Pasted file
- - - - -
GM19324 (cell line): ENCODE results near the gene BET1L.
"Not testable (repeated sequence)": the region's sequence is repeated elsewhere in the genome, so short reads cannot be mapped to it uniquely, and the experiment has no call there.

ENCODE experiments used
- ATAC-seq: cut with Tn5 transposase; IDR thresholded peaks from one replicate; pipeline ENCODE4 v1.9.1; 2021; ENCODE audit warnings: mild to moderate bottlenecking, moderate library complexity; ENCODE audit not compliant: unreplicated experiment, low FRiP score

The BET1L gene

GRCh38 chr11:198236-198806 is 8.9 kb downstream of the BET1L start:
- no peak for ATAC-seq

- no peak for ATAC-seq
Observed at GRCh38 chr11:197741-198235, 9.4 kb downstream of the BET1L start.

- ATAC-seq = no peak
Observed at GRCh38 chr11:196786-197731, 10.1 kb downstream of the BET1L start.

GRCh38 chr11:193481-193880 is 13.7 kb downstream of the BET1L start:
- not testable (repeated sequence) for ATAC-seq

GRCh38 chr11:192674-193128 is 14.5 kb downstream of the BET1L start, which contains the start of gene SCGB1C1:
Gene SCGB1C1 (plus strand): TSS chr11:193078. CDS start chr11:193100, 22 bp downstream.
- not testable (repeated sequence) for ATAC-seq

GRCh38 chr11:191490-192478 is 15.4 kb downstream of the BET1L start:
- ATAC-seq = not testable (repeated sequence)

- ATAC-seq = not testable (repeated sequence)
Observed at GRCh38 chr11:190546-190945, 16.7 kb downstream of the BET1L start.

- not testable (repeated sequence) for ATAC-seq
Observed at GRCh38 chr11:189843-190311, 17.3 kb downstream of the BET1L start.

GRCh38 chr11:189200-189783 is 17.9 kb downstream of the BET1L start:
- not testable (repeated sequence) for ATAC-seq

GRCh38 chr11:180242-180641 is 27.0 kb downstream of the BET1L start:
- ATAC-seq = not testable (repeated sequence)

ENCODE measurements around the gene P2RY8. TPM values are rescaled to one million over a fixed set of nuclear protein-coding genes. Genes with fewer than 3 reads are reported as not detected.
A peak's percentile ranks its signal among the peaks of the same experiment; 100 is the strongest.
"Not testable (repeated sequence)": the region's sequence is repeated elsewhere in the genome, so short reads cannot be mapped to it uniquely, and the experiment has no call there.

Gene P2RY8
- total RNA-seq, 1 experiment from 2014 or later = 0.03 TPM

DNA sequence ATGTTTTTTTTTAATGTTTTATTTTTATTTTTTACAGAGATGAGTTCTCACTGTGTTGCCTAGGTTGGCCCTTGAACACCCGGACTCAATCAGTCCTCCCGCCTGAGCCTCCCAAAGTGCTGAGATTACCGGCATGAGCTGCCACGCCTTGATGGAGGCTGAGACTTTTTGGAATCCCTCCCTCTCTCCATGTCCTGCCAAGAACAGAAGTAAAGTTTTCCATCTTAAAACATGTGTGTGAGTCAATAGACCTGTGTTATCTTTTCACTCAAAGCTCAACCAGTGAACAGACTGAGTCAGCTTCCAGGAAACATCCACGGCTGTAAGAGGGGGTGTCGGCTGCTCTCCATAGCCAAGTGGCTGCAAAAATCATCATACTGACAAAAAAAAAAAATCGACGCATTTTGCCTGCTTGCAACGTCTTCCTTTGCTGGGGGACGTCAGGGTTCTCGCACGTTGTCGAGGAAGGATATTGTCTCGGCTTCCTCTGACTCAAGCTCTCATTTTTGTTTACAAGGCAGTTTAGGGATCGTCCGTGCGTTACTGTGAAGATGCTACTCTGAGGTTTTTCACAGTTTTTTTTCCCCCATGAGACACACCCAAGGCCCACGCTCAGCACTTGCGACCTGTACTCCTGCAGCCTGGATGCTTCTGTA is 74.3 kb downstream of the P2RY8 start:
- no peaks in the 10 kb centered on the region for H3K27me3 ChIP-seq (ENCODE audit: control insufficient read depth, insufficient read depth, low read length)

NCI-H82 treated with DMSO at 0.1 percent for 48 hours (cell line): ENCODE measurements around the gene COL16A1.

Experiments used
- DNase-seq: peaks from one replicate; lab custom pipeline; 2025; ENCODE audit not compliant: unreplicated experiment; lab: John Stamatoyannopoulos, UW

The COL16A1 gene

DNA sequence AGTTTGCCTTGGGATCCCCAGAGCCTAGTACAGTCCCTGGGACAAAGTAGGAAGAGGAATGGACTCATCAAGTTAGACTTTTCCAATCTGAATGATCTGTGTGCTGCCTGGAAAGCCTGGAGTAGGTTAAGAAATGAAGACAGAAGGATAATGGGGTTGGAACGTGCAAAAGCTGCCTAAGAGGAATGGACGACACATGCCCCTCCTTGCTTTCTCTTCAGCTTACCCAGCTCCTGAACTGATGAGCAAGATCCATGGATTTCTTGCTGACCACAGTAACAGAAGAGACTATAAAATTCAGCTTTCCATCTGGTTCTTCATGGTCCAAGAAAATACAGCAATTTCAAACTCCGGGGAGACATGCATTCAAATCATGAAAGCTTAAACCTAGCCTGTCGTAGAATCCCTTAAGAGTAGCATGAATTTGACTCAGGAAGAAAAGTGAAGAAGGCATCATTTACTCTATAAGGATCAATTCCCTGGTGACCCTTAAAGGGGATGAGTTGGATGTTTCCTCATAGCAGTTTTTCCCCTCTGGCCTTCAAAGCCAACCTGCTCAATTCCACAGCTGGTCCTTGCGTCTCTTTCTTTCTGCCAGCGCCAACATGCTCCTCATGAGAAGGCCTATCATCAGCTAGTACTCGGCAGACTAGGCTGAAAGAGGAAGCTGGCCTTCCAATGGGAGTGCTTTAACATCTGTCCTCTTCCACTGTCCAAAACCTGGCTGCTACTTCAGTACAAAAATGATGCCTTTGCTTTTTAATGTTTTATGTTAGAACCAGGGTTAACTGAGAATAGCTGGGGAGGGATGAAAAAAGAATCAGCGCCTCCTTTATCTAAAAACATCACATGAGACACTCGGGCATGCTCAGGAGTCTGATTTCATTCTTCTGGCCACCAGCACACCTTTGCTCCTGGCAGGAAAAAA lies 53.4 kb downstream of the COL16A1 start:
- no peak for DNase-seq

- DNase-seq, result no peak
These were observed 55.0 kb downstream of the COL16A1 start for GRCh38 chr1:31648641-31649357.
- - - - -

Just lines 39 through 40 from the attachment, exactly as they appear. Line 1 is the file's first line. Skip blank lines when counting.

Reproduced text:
- no peak for DNase-seq

- DNase-seq, result no peak